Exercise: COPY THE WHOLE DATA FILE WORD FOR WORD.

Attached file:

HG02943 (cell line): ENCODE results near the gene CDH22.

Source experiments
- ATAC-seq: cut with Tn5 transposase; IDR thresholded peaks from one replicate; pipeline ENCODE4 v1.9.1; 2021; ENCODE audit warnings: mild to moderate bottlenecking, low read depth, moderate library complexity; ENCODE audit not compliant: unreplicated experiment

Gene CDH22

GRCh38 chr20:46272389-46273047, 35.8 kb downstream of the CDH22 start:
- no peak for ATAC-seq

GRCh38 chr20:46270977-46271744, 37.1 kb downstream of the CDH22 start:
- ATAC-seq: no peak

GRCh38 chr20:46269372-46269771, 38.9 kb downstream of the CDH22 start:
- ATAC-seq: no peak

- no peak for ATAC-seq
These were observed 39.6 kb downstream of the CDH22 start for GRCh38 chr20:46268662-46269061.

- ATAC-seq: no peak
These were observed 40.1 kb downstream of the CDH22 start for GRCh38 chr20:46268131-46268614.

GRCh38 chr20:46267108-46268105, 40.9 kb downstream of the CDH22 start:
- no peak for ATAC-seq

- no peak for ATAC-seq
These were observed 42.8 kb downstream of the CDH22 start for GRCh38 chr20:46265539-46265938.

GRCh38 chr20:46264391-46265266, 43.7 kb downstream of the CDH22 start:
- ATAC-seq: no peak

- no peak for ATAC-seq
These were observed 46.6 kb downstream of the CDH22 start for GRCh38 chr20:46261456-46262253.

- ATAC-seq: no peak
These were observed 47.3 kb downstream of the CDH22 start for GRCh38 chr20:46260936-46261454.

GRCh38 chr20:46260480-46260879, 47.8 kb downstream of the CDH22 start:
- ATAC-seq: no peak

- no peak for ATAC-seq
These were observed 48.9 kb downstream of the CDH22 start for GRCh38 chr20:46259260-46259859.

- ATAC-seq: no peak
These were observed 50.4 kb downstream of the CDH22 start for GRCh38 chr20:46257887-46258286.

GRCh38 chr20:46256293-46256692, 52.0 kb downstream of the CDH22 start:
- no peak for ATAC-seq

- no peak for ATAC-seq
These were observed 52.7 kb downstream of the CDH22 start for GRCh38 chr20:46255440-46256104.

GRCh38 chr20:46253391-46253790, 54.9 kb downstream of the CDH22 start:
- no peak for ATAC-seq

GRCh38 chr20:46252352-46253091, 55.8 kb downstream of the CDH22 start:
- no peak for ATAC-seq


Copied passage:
HG02943 (cell line): ENCODE results near the gene CDH22.

Source experiments
- ATAC-seq: cut with Tn5 transposase; IDR thresholded peaks from one replicate; pipeline ENCODE4 v1.9.1; 2021; ENCODE audit warnings: mild to moderate bottlenecking, low read depth, moderate library complexity; ENCODE audit not compliant: unreplicated experiment

Gene CDH22

GRCh38 chr20:46272389-46273047, 35.8 kb downstream of the CDH22 start:
- no peak for ATAC-seq

GRCh38 chr20:46270977-46271744, 37.1 kb downstream of the CDH22 start:
- ATAC-seq: no peak

GRCh38 chr20:46269372-46269771, 38.9 kb downstream of the CDH22 start:
- ATAC-seq: no peak

- no peak for ATAC-seq
These were observed 39.6 kb downstream of the CDH22 start for GRCh38 chr20:46268662-46269061.

- ATAC-seq: no peak
These were observed 40.1 kb downstream of the CDH22 start for GRCh38 chr20:46268131-46268614.

GRCh38 chr20:46267108-46268105, 40.9 kb downstream of the CDH22 start:
- no peak for ATAC-seq

- no peak for ATAC-seq
These were observed 42.8 kb downstream of the CDH22 start for GRCh38 chr20:46265539-46265938.

GRCh38 chr20:46264391-46265266, 43.7 kb downstream of the CDH22 start:
- ATAC-seq: no peak

- no peak for ATAC-seq
These were observed 46.6 kb downstream of the CDH22 start for GRCh38 chr20:46261456-46262253.

- ATAC-seq: no peak
These were observed 47.3 kb downstream of the CDH22 start for GRCh38 chr20:46260936-46261454.

GRCh38 chr20:46260480-46260879, 47.8 kb downstream of the CDH22 start:
- ATAC-seq: no peak

- no peak for ATAC-seq
These were observed 48.9 kb downstream of the CDH22 start for GRCh38 chr20:46259260-46259859.

- ATAC-seq: no peak
These were observed 50.4 kb downstream of the CDH22 start for GRCh38 chr20:46257887-46258286.

GRCh38 chr20:46256293-46256692, 52.0 kb downstream of the CDH22 start:
- no peak for ATAC-seq

- no peak for ATAC-seq
These were observed 52.7 kb downstream of the CDH22 start for GRCh38 chr20:46255440-46256104.

GRCh38 chr20:46253391-46253790, 54.9 kb downstream of the CDH22 start:
- no peak for ATAC-seq

GRCh38 chr20:46252352-46253091, 55.8 kb downstream of the CDH22 start:
- no peak for ATAC-seq